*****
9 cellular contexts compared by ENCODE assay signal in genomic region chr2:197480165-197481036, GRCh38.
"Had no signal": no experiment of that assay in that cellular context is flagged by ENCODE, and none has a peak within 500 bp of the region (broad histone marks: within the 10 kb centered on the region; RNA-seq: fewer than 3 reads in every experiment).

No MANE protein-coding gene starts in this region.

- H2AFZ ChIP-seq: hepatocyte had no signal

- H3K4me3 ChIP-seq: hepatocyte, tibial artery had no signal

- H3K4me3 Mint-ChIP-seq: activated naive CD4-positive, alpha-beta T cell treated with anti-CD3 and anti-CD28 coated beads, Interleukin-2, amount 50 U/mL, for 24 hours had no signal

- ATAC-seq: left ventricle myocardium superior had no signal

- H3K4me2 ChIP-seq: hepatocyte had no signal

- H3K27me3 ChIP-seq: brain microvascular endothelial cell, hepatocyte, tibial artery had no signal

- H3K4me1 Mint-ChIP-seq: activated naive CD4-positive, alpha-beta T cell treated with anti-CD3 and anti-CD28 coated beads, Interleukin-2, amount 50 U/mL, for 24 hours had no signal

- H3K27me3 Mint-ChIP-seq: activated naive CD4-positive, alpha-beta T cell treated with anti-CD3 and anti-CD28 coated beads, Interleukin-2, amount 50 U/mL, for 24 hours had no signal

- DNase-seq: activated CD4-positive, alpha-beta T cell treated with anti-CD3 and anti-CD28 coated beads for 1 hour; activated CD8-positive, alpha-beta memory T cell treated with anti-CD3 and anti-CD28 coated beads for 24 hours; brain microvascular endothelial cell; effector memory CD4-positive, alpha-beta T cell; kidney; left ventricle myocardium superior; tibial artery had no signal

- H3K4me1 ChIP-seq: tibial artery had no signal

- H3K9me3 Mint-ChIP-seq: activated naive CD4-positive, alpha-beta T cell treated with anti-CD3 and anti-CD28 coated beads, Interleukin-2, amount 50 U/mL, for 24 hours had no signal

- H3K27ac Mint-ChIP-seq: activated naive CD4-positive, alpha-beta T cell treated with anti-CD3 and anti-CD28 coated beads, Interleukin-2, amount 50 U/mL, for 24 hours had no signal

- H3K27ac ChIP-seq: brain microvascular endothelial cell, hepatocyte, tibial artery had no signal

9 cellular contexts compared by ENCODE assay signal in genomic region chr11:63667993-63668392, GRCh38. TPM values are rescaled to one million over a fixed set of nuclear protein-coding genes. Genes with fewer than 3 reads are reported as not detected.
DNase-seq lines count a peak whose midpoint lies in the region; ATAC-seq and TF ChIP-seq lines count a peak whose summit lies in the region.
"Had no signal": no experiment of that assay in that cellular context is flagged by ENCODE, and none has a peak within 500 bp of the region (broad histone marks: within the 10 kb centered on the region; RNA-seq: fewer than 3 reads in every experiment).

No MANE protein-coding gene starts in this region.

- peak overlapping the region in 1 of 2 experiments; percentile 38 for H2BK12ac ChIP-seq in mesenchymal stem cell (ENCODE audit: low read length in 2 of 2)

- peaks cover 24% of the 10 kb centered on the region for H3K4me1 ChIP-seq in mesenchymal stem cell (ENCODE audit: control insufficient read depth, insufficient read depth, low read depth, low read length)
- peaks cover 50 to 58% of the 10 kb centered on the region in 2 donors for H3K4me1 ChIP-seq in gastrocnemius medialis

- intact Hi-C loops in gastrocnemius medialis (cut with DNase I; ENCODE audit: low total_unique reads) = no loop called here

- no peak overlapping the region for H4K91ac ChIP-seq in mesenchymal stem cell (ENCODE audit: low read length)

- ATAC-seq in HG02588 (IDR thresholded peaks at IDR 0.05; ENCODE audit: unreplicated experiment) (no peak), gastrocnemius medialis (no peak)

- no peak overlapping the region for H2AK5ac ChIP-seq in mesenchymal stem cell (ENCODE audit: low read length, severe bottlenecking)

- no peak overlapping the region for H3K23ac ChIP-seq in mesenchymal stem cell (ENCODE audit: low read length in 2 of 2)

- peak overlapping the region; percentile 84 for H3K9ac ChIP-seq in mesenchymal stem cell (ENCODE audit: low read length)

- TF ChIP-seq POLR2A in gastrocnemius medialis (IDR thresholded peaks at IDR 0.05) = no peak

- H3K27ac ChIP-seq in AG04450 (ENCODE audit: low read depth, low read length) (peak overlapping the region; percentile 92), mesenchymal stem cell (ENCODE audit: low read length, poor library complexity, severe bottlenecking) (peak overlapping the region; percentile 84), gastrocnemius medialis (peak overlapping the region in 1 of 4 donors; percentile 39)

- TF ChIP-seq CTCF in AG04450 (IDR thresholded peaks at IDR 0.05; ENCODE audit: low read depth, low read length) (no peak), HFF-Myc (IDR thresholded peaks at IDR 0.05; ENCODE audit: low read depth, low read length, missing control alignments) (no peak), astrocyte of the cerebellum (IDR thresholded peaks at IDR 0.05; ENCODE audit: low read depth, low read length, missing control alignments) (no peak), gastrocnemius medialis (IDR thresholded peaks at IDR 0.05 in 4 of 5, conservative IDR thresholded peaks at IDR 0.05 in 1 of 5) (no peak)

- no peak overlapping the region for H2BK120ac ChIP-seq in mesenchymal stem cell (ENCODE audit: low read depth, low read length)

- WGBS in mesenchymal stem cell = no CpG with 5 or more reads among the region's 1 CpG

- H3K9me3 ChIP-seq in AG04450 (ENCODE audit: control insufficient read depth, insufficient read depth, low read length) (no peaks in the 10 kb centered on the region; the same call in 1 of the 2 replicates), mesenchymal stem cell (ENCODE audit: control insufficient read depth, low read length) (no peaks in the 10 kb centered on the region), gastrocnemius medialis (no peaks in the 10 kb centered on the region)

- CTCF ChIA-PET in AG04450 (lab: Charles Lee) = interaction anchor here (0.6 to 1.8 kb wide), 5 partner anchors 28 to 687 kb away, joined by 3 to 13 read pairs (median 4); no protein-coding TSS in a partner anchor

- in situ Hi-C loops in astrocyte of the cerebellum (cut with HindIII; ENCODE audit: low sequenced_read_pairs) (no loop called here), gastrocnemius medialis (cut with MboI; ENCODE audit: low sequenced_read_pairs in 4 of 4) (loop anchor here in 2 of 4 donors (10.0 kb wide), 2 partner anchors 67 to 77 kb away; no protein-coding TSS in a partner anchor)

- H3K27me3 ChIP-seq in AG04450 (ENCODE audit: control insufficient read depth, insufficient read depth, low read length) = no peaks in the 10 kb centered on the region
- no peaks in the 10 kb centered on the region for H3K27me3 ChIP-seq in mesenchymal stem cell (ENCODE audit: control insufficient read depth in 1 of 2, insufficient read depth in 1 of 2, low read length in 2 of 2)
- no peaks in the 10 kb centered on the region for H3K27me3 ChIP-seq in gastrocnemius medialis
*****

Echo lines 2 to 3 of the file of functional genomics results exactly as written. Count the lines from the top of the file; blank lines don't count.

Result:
"Had no signal": no experiment of that assay in that cellular context is flagged by ENCODE, and none has a peak within 500 bp of the region (broad histone marks: within the 10 kb centered on the region; RNA-seq: fewer than 3 reads in every experiment).

No MANE protein-coding gene starts in this region.